Calories: What You Need to Know Now

It’s the New Year! That means some of your participants might have resolutions on their minds. The big question for many will be “How many calories did I burn?” Some of them may be sporting fancy new fitness trackers or heart rate monitors; others might show a renewed interest in calorie estimates on bikes with computer consoles.

Sometimes the very devices people hope will help them lose weight can lead them astray. How many times have you seen people post pictures on social media of heart rate monitors showing an astronomical number of calories burned during a workout? I’ve seen claims as high as 1800 calories for a one-hour class! Even 800 calories in one hour is suspect.

The trouble is, when people believe they burned more calories than they actually did, they feel “entitled” to eat more food than they need. Many will fail to lose weight (if that is their goal), and may even find themselves gaining. In order to help you answer your students’ questions about calories burned while cycling, let’s take a look at how heart rate monitors and power meters estimate caloric expenditure.

Then in the coming weeks, we will examine energy expenditure and caloric consumption in more detail, arming you with the information you need to educate your riders about the truth behind how hard they are working.




  1. I have been telling my students for years not to rely on HR monitors and treadmills for calorie expenditure. Now I can explain it to them in clearer terms. Thanks.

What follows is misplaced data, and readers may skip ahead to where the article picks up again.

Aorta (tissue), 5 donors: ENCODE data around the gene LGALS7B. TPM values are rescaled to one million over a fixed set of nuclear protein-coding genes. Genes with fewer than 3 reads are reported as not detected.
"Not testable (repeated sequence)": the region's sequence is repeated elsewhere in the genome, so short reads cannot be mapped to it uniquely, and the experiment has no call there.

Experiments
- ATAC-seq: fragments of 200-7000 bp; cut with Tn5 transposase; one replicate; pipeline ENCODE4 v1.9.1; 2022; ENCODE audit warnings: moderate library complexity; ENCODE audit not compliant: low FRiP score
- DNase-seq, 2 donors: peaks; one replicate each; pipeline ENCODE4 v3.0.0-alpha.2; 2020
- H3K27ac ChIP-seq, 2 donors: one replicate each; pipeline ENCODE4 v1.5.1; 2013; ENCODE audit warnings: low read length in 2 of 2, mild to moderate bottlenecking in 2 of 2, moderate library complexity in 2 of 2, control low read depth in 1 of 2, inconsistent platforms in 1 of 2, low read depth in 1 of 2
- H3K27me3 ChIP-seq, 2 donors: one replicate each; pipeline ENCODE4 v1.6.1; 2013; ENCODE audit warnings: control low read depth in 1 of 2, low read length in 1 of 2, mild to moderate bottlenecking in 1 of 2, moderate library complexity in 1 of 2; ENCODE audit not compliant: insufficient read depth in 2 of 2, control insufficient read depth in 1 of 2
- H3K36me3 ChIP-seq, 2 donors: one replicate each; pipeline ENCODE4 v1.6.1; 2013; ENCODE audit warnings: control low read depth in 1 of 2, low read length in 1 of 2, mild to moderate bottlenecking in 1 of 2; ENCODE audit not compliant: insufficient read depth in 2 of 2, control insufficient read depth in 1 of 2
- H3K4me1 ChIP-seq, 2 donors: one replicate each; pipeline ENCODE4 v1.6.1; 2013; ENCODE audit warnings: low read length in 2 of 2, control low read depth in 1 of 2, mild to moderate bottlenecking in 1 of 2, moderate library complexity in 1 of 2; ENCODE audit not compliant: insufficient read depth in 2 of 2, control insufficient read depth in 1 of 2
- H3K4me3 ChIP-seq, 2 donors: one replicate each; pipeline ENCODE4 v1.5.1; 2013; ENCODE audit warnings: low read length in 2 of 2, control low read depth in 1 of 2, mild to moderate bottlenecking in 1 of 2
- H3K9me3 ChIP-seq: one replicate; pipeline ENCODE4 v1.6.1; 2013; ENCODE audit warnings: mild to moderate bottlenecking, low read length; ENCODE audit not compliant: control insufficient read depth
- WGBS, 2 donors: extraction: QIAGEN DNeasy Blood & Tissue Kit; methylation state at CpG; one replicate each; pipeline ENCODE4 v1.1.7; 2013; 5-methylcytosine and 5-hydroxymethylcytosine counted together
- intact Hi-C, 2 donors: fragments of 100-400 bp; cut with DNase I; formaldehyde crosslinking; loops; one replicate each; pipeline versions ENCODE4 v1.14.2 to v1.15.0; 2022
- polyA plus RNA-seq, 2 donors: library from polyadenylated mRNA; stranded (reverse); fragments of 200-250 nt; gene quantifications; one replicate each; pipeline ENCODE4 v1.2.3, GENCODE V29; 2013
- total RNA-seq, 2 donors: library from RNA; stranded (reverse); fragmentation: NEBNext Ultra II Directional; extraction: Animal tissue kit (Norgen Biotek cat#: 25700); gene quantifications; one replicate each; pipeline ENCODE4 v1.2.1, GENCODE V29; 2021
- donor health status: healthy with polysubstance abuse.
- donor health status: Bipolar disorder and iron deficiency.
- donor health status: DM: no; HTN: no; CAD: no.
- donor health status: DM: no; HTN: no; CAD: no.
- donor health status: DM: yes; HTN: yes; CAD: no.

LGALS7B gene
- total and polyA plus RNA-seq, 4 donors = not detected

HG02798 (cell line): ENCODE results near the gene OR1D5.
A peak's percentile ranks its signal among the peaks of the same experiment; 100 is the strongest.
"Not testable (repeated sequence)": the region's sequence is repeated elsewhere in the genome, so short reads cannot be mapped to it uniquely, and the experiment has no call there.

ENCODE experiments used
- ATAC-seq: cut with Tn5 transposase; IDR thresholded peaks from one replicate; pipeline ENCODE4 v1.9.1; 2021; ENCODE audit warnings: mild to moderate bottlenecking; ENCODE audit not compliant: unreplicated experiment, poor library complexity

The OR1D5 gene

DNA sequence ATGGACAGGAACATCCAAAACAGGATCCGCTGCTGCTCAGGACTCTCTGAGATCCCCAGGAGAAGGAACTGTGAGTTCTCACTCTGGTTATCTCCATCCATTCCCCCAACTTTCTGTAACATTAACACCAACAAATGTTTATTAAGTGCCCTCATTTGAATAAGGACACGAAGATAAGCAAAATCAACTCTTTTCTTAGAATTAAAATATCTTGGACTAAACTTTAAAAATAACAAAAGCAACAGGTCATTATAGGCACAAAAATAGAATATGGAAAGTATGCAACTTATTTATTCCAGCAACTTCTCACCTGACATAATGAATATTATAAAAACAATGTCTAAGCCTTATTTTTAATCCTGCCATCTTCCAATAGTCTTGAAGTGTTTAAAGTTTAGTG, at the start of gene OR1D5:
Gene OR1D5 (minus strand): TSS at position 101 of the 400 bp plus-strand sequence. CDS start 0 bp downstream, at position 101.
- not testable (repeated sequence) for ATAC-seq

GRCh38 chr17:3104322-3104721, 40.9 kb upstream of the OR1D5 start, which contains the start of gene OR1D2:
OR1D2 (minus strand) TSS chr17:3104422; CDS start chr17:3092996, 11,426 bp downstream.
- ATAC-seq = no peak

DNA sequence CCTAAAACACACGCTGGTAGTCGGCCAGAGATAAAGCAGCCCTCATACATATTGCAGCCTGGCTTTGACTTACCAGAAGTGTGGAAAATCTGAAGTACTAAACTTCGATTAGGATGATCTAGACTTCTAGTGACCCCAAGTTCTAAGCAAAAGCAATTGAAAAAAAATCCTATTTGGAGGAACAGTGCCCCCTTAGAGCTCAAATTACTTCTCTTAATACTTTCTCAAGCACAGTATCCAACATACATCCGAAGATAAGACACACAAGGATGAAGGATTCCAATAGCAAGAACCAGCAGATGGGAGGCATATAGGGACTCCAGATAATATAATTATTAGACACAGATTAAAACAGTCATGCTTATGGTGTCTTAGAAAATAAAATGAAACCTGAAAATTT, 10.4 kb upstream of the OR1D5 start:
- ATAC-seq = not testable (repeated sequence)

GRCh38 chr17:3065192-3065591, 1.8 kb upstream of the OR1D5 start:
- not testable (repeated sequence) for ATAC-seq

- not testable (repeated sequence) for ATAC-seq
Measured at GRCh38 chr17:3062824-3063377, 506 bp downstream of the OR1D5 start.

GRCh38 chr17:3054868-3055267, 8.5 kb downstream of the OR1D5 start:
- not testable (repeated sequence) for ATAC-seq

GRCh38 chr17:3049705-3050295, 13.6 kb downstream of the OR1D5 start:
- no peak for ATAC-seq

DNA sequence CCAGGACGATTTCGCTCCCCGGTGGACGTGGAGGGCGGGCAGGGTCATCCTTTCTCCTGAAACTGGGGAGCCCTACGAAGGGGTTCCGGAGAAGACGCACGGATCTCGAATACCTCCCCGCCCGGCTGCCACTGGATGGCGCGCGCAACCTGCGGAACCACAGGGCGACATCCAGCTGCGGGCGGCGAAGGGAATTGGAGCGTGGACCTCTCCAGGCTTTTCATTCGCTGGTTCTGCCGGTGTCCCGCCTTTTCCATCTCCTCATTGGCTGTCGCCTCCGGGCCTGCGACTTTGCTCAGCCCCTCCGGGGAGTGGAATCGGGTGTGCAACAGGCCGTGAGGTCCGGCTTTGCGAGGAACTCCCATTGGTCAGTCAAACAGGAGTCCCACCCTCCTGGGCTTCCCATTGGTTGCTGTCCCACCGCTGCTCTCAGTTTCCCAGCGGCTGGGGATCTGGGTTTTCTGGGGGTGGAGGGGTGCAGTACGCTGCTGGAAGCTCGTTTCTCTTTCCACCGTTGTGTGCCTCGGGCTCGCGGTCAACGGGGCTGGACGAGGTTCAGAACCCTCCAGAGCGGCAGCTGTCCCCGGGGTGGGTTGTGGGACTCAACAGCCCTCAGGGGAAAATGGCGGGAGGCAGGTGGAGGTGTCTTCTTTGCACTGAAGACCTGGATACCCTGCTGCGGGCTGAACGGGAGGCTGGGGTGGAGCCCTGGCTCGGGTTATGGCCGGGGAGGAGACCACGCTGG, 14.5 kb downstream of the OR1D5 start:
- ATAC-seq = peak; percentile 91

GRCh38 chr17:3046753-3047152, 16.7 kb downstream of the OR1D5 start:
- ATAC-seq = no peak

2. great information! Thank you.

  3. A lot of information there! Like Margaret, I will be feeding this bit by bit to my class in the New Year.

  4. Great information to kick off 2016. thank you Jennifer. I look forward to your upcoming articles.

  5. Really appreciate this article…have to work hard to instill a less is more thought process to some in my class. .especially when I know they go to other instructors who demand 140 rpm!..
    One I was at recently started a track at 50 rpm and took it incrementally to 140 without touching..holding it above 120 for a couple of mins then brought it back down..all without touching resistance! To say I was gobsmacked doesn’t begin to describe it…
    This article will go a long way to helping me explain better why we do what we do.. and don’t do the other stuff….

  6. Some very very valuable information that I’m going to feed a little bit at a time to my classes during the first quarter. Thank you, Jennifer!

  7. Great article! THANKS.

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